• How similar are the implementations between your sites (do they use the same data layer, for instance? Would the rules be triggered by the same conditions?)
  • How similar are the publication timelines (if you publish a change for Site A, would it also apply to Site B at that time?)
  • Will the DTM/Launch implementation be maintained/updated by the same folks? (Properties are a good way to control user access.)

Keep in mind Launch has an API for configuration, so if you have 15 properties and want to make a change to all of them at once, you now can (though that API is not yet super documented/supported, so it’s a bit of a wild west so far). In general, I’ve seen folks using Launch as an opportunity to move to fewer properties.

Define Standards and Best Practices

Now is a great time to take lessons learned from DTM and define the standards your company will follow within Launch. Some things are arbitrary- it doesn’t really matter if I name the rule “Product Details Page View” or “page: product details”, but if we are consistent from the start, it can save us a lot of head ache and cleanup down the road.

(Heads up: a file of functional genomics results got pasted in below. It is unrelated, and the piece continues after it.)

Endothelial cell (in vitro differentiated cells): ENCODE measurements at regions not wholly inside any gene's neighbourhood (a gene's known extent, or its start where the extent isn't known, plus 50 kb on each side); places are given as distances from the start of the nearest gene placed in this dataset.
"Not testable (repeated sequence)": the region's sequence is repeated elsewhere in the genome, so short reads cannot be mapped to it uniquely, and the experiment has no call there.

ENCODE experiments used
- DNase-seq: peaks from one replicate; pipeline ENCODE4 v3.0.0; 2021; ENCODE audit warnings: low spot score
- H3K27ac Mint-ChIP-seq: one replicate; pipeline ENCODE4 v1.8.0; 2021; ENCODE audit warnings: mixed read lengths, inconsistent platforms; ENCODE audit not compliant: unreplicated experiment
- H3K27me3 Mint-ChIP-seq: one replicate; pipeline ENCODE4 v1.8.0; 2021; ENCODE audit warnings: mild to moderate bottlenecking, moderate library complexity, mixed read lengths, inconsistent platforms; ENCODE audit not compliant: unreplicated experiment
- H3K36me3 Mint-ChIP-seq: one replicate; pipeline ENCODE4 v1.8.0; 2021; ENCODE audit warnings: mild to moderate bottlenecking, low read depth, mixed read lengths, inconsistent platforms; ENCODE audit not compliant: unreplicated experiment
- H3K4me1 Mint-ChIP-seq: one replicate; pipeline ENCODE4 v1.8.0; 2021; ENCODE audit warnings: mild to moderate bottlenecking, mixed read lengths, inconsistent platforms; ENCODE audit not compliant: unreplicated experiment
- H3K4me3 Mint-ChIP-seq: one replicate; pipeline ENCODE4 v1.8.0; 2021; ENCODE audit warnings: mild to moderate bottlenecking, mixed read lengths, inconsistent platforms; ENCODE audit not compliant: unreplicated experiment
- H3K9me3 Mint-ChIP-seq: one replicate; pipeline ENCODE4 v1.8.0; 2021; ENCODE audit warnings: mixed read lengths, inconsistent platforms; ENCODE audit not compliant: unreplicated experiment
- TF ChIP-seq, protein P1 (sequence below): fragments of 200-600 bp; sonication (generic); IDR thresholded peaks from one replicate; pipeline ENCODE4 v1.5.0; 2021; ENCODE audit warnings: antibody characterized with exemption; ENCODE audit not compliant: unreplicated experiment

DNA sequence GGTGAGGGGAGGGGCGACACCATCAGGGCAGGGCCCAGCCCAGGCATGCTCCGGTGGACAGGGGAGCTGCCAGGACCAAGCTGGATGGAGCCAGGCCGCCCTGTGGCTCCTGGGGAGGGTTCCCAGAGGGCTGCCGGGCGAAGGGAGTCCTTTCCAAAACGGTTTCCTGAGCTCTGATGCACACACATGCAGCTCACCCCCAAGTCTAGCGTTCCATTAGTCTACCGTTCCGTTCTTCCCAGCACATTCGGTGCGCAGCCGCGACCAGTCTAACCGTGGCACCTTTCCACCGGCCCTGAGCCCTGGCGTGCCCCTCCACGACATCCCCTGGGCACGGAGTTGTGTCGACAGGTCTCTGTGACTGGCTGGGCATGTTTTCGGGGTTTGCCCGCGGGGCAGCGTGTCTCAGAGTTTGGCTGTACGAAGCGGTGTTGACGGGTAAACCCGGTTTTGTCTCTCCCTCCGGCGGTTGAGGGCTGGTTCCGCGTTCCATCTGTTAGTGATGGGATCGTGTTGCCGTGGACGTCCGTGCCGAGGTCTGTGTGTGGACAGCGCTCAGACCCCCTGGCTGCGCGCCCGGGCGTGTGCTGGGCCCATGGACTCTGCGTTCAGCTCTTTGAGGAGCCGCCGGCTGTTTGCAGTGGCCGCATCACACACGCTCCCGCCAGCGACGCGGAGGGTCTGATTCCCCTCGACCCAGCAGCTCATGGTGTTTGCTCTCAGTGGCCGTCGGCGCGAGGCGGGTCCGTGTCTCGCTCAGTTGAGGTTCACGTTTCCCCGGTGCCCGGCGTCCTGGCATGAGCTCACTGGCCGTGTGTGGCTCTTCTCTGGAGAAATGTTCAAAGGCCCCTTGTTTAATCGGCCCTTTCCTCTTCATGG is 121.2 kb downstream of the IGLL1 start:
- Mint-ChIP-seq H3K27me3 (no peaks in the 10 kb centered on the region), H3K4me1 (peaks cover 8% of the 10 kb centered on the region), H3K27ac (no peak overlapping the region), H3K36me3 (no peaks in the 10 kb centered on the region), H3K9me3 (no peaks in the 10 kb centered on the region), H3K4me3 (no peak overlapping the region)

Tags With the Same Condition(s)/Scope Should Share the Same Rule

To keep your library light, and your implementation scalable and maintainable, I highly recommend basing your rules on their scope/condition, rather than the tags they contain. For instance, a single rule named “Checkout: Order Confirmation” is better than 10 different rules that fire on Order Confirmation- “Doubleclick Order Confirmation” and “Google Conversion Tags”, etc.
I’ve written previously about why this matters– it can have a surprising affect on page performance (not to mention it cane make your TMS impossible to navigate/maintain), and that still applies in Launch.

Delete redundant and unused stuff

Run an audit of your DTM property. Do you have redundant or unused Data Elements? Empty (or permanently commented-out) rules or Third Party Tags? Inactive rules or data elements that aren’t likely to ever be used again? Often folks are afraid to delete things within DTM, but this is a great chance to delete anything that isn’t still useful.

Institute a Naming Schema

This is your chance to have a nice, clean naming standard in your TMS. Consider all the following things you can name in Launch:

  • Data Elements: I try to keep to the same [category]:[details], though since Launch doesn’t show the DE type from the DE list like DTM does, I also like to include the type: “search: term: QP” (QP for Query Parameter) or “checkout: order total:DL” (DL for Data Layer). I also prefer keeping everything for Data Elements lowercase so I don’t have to worry/remember how I capitalized things.